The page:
Transportation of Infectious Substances Class 6.2
The transportation of infectious substances within South Africa is regulated by international legislation, to which any company involved in the handling, warehousing or transport of such goods are required to comply.
Below is an overview of the dangerous goods regulations and legislation as it relates to Class 2 infectious substances.
SANS 10228 – Identification and Classification of Dangerous Goods for Transport: Version 5 – 2010
Legislation for the Transportation of Class 6.2: Infectious Substances by Road
184.108.40.206.4 states that all diagnostic or clinical patient specimens, including blood intended for the Blood Transfusion Service shall be packed and transported as a category A infectious substance if the medical history of the donor or any other source is unknown. Only after such a specimen has been tested and declared free of any infectious substance can it be exempt from division 6.2.
As testing of all diagnostic and clinical specimens places an immense burden on pathology labs, 220.127.116.11.4 has been adopted after lengthy discussions at the United Nations Committee of Experts on the Transport of Dangerous Goods. It was decided that a substance can be exempt from division 6.2 on the basis of professional judgement of a qualified medical practitioner taking into account known medical history, symptoms and individual circumstances, and endemic conditions. In such a case the substance shall be transported in packaging that prevents leakage (see 18.104.22.168) and the packaging shall be marked with the words “Exempt human specimen” or “Exempt animal specimen”. The consignment shall also be accompanied by a declaration of the said qualified medical practitioner stating that the consignment is exempt from division 6.2.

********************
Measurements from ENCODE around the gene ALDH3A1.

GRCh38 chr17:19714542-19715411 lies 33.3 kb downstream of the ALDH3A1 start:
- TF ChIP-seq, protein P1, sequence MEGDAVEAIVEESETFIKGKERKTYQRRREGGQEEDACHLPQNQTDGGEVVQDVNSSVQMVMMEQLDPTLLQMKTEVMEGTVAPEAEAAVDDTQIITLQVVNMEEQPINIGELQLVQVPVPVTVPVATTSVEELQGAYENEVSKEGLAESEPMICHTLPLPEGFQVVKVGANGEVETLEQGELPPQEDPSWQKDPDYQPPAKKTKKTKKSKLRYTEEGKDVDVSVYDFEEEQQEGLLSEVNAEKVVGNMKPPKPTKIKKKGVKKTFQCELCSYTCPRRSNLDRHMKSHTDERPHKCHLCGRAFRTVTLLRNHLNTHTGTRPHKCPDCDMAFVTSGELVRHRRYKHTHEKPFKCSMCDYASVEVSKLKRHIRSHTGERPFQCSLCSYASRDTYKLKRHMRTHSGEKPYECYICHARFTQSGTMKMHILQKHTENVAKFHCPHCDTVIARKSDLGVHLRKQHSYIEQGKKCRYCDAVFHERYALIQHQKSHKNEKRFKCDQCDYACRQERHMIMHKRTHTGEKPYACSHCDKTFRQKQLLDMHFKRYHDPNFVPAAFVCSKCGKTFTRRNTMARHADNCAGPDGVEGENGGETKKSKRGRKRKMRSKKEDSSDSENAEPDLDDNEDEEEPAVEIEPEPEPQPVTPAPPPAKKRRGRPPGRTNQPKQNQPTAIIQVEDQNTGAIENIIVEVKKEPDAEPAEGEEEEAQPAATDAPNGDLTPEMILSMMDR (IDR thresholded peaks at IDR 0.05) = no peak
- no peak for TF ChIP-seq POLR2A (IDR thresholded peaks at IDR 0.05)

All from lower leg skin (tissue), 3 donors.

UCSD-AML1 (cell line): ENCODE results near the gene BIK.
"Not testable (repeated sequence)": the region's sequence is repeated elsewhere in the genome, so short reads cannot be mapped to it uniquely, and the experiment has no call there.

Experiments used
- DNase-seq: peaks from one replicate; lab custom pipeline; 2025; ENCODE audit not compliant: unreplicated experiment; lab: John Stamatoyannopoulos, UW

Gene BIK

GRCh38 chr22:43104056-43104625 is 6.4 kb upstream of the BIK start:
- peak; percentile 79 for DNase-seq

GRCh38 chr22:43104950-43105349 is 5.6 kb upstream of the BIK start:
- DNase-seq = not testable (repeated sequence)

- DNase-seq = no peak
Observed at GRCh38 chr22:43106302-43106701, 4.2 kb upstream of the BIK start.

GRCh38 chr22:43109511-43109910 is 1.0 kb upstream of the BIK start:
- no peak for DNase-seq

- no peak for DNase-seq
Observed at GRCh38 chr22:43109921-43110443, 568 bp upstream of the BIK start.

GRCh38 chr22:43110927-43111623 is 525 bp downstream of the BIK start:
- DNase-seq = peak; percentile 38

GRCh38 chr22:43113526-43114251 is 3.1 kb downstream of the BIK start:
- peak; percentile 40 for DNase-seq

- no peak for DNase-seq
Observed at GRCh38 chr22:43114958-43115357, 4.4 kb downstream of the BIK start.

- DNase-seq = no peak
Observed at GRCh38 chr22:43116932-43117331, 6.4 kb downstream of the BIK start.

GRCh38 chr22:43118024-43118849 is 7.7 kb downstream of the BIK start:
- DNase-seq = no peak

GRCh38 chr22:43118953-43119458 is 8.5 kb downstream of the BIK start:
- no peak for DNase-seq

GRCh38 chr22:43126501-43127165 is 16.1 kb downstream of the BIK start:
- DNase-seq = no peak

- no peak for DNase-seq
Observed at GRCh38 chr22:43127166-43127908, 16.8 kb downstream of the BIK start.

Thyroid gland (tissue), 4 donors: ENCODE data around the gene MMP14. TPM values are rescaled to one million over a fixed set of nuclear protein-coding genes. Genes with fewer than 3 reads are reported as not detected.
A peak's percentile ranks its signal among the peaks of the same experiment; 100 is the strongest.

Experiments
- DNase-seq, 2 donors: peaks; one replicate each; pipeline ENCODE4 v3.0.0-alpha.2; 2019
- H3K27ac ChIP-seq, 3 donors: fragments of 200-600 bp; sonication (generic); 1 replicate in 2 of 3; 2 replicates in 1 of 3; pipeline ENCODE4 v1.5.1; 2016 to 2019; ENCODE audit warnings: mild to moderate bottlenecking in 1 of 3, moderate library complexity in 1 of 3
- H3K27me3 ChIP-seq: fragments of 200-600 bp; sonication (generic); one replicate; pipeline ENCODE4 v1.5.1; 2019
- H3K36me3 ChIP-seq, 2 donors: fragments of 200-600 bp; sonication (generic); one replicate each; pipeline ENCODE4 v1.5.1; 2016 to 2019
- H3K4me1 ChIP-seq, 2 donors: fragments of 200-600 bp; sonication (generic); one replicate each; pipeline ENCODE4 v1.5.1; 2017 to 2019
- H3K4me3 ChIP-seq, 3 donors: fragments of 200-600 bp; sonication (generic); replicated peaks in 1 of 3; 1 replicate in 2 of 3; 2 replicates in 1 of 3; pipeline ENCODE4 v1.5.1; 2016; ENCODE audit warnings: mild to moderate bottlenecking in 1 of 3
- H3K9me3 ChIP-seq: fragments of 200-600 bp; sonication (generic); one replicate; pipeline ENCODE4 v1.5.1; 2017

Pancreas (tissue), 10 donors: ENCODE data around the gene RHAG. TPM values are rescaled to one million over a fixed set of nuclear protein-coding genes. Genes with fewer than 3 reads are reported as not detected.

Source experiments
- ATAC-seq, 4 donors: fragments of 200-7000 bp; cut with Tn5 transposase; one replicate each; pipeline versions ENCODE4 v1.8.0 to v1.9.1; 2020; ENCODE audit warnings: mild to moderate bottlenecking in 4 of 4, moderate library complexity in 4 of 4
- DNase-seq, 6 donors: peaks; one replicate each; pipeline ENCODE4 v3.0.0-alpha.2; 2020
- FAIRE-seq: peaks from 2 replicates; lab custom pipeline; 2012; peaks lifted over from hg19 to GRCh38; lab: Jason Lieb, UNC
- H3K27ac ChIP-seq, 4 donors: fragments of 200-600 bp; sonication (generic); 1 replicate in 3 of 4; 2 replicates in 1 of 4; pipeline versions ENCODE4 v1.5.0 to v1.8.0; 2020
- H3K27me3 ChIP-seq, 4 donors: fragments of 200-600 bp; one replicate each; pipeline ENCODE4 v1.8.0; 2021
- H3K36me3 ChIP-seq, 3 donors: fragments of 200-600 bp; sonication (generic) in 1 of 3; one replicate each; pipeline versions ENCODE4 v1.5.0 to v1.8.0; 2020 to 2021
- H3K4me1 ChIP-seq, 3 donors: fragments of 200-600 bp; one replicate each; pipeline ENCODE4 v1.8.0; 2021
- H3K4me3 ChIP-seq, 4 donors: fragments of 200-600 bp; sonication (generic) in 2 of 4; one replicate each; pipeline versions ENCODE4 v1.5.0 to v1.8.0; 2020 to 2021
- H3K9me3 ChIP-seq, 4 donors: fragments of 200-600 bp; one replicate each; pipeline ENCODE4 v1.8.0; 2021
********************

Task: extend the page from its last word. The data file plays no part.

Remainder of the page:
Furthermore, 22.214.171.124.2 states that blood or blood components which have been collected from the Blood Transfusion Service for the purpose of transfusion or for the preparation of blood products to be used for transfusion or any tissues or organs intended for use in transplantation are not subject to the requirements of division 6.2.
Note should be taken that the United Nations Committee was explicit that only a qualified medical practitioner be allowed to judge whether a substance is exempt from division 6.2. Judgement by a competent professional person or a laboratory is totally unacceptable.
Emergency Information Systems Class 6.2 Infectious Substances: Placards
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